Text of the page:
Don’t Wait to Report Memory Problems
We’ve come a long way in our understanding of Alzheimer’s disease since the discovery of the condition in the early 1900s, and we’re learning more every day. There are currently almost 100 disease-modifying treatments in clinical trials. However, we still have a way to go when it comes to how people view the condition. Unfortunately, there still exists some stigma around Alzheimer’s that might prevent people from getting the care they need.
The occasional lapse in memory—like forgetting where the car keys are—happens to everyone occasionally. But these instances of slipping cognition may weigh heavier on someone who has a history of Alzheimer’s disease in their family. They may even be more hesitant than someone without a family history of dementia to seek care for their cognitive issues. But experts urge people to report memory problems to their doctor as soon as possible.
Only 25% of older adults experiencing memory problems report their symptoms to their primary care provider. A sense of fear or denial may cause some people to mask their symptoms, but it’s best to bring these concerns to the attention of medical professionals. Family members may also downplay memory problems or personality changes, chalking them up to anxiety, irritability, or the regular process of aging. Telling a doctor about these symptoms offers many benefits:
Rule out other conditions. Thyroid problems, depression, sleep disorders and vitamin deficiency can all mimic the symptoms of Alzheimer’s disease. And if the diagnosis is dementia, it’s important for doctors to identify the type of dementia. Alzheimer’s disease, Lewy body dementia, and frontotemporal dementia all have different causes and treatments.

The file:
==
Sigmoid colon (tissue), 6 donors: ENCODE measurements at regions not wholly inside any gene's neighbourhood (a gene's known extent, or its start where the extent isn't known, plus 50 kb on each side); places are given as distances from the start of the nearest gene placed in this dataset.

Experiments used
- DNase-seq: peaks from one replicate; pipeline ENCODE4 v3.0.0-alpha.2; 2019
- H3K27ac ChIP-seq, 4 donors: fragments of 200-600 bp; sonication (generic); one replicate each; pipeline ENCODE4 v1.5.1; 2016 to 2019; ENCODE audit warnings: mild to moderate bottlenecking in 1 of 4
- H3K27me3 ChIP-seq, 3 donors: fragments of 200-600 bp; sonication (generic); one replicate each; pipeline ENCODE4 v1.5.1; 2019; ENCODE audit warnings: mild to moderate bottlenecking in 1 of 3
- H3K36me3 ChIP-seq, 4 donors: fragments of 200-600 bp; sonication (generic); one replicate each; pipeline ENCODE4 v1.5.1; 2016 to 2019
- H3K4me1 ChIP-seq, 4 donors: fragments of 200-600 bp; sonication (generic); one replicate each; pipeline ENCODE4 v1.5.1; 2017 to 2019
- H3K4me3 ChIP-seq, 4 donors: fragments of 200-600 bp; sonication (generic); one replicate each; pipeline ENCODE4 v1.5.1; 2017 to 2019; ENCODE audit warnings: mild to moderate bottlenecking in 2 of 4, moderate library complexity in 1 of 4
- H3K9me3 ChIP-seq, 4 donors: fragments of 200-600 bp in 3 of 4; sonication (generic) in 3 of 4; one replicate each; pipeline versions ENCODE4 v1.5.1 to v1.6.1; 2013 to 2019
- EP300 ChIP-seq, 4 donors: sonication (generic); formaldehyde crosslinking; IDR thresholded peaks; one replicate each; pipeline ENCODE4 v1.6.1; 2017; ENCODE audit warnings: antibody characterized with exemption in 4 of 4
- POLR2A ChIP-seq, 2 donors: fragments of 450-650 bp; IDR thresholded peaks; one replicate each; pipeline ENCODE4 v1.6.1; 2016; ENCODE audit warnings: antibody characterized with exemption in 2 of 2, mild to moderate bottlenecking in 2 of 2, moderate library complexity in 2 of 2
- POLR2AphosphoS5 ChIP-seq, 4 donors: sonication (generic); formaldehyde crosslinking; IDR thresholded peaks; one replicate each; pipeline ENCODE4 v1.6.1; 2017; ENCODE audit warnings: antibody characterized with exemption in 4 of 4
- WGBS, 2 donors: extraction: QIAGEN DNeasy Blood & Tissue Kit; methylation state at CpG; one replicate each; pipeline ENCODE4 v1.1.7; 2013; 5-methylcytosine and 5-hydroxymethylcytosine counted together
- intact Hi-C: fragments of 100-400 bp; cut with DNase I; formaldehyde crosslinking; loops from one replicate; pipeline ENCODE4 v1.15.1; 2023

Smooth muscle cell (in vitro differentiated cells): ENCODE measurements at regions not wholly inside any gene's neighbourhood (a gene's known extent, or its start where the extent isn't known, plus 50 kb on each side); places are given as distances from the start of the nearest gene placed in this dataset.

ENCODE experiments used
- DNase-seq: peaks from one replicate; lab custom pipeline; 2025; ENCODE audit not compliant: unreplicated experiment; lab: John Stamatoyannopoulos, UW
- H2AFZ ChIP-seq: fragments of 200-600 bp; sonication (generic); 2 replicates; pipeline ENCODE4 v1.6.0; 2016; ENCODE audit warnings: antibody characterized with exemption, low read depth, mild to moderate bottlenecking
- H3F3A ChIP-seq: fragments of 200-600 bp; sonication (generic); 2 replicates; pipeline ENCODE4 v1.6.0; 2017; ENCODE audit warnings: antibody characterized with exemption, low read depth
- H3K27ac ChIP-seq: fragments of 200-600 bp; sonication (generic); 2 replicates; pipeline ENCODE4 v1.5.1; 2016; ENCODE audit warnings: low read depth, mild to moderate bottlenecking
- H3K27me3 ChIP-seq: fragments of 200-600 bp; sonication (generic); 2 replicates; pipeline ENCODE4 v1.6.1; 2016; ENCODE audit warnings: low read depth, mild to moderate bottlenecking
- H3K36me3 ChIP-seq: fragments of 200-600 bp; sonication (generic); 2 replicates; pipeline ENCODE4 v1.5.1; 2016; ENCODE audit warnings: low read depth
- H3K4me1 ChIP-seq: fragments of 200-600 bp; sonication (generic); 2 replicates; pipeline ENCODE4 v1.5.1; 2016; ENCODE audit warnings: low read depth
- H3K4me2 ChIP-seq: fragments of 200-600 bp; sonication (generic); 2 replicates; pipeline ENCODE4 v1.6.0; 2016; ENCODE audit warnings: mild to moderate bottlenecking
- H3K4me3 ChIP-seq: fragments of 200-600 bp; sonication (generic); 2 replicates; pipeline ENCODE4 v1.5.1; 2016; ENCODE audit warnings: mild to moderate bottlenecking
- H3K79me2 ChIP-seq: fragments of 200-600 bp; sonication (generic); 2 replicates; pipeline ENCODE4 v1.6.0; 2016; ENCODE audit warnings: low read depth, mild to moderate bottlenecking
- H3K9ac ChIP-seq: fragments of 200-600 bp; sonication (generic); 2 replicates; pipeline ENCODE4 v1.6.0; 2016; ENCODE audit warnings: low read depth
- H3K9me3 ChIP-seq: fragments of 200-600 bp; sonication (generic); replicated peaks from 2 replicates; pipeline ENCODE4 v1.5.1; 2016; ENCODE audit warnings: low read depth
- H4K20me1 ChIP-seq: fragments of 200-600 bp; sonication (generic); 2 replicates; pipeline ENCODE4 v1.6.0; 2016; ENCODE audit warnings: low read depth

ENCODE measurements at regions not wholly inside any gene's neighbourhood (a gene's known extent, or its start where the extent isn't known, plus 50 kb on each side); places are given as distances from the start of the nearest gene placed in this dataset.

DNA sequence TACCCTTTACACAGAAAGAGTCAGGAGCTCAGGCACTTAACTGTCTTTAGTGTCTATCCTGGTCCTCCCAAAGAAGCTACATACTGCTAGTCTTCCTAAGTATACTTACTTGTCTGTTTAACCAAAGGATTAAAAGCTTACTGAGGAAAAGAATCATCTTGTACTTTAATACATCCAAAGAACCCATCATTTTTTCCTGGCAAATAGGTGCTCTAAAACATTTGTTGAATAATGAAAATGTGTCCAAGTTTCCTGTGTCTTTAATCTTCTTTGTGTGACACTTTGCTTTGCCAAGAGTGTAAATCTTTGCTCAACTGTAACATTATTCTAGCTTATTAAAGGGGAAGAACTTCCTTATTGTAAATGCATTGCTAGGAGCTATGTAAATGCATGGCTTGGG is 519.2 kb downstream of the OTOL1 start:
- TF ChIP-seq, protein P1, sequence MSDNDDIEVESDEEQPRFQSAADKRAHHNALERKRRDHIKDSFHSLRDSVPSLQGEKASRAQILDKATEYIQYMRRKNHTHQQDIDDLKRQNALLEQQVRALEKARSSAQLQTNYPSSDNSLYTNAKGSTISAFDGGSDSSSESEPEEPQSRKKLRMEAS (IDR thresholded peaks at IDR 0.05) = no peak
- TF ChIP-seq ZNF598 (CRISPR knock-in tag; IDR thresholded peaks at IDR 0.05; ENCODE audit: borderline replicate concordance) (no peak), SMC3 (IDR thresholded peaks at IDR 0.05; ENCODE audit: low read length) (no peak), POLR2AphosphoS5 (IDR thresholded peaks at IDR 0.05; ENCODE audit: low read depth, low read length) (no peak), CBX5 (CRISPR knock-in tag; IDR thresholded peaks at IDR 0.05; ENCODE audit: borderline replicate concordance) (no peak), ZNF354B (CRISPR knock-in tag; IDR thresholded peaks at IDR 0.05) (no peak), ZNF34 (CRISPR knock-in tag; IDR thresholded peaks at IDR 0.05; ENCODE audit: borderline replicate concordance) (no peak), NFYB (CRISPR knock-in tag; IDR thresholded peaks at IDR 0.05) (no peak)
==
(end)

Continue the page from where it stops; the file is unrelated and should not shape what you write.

Plan ahead. After a diagnosis of Alzheimer’s disease, families will want to make sure they have a plan for when the disease progresses. That means having an advance care directive, a healthcare power of attorney, and plans for care support and end-of-life decisions. Families may seek the help of a lawyer to help interpret laws that may vary by state.
Get the best treatment. Delaying diagnosis also means delaying treatment. While there is currently no known cure, lifestyle changes, medication, and memory support strategies can slow the progression of the disease.
Make safe decisions. Without a diagnosis, people with Alzheimer’s may do dangerous activities like driving or providing care for another person. Getting a formal diagnosis will help families and patients understand what precautions to take to keep their loved one safe.
Foster understanding. As with any life-changing illness, there are stages of grief that come with an Alzheimer’s diagnosis. Support groups and education for both the affected person and their families can help them understand the changes to come. The Alzheimer's Association West Virginia chapter, offers education programs and support groups for persons living with dementia, their families and caregivers.
Right At Home care professionals can assist with lifestyle changes, including regular physical activity, increased social interaction and cognitive activities. This can help to slow the disease progression and reduce symptoms, in turn allowing these loved ones to stay independent and keep functional skills longer.
Your health is important, and that includes your mental health. Pay attention to memory changes that don’t feel right and share these concerns with your doctor. The best options for treating and managing any health condition start with giving priority to recognizing changes and sharing them with your physician.